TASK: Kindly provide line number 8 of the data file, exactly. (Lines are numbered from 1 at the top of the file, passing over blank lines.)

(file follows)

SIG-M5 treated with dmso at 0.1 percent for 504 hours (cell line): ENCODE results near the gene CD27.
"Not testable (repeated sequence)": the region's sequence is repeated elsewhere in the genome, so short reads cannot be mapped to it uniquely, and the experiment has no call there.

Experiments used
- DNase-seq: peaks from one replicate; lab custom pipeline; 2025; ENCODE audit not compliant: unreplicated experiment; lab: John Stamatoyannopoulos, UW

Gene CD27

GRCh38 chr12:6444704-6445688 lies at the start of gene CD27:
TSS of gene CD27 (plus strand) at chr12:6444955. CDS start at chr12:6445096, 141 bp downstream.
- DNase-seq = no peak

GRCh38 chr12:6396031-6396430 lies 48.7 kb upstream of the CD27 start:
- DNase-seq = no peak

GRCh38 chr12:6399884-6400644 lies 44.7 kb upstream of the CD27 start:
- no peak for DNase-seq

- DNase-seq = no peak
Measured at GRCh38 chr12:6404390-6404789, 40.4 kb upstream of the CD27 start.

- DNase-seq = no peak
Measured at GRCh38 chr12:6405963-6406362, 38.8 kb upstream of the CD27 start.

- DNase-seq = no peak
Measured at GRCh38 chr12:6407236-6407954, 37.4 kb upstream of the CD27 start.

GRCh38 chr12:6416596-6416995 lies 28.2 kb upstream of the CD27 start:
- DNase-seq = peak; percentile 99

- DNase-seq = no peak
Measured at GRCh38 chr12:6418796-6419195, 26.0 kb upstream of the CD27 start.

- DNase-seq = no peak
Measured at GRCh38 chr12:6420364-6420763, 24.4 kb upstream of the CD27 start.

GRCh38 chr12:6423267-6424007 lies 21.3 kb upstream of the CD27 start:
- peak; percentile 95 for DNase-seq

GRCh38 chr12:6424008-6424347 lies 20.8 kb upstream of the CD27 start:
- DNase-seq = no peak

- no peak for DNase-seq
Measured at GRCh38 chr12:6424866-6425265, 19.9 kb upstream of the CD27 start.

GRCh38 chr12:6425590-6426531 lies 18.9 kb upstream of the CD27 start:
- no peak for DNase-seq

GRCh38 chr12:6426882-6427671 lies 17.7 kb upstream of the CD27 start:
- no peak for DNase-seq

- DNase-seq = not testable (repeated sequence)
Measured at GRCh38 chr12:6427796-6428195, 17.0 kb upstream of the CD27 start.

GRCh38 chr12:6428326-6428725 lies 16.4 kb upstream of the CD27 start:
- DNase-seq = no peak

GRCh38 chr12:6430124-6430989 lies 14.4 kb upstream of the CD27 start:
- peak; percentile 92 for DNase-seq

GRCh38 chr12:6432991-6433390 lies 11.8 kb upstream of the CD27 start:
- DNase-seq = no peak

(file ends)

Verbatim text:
- DNase-seq = no peak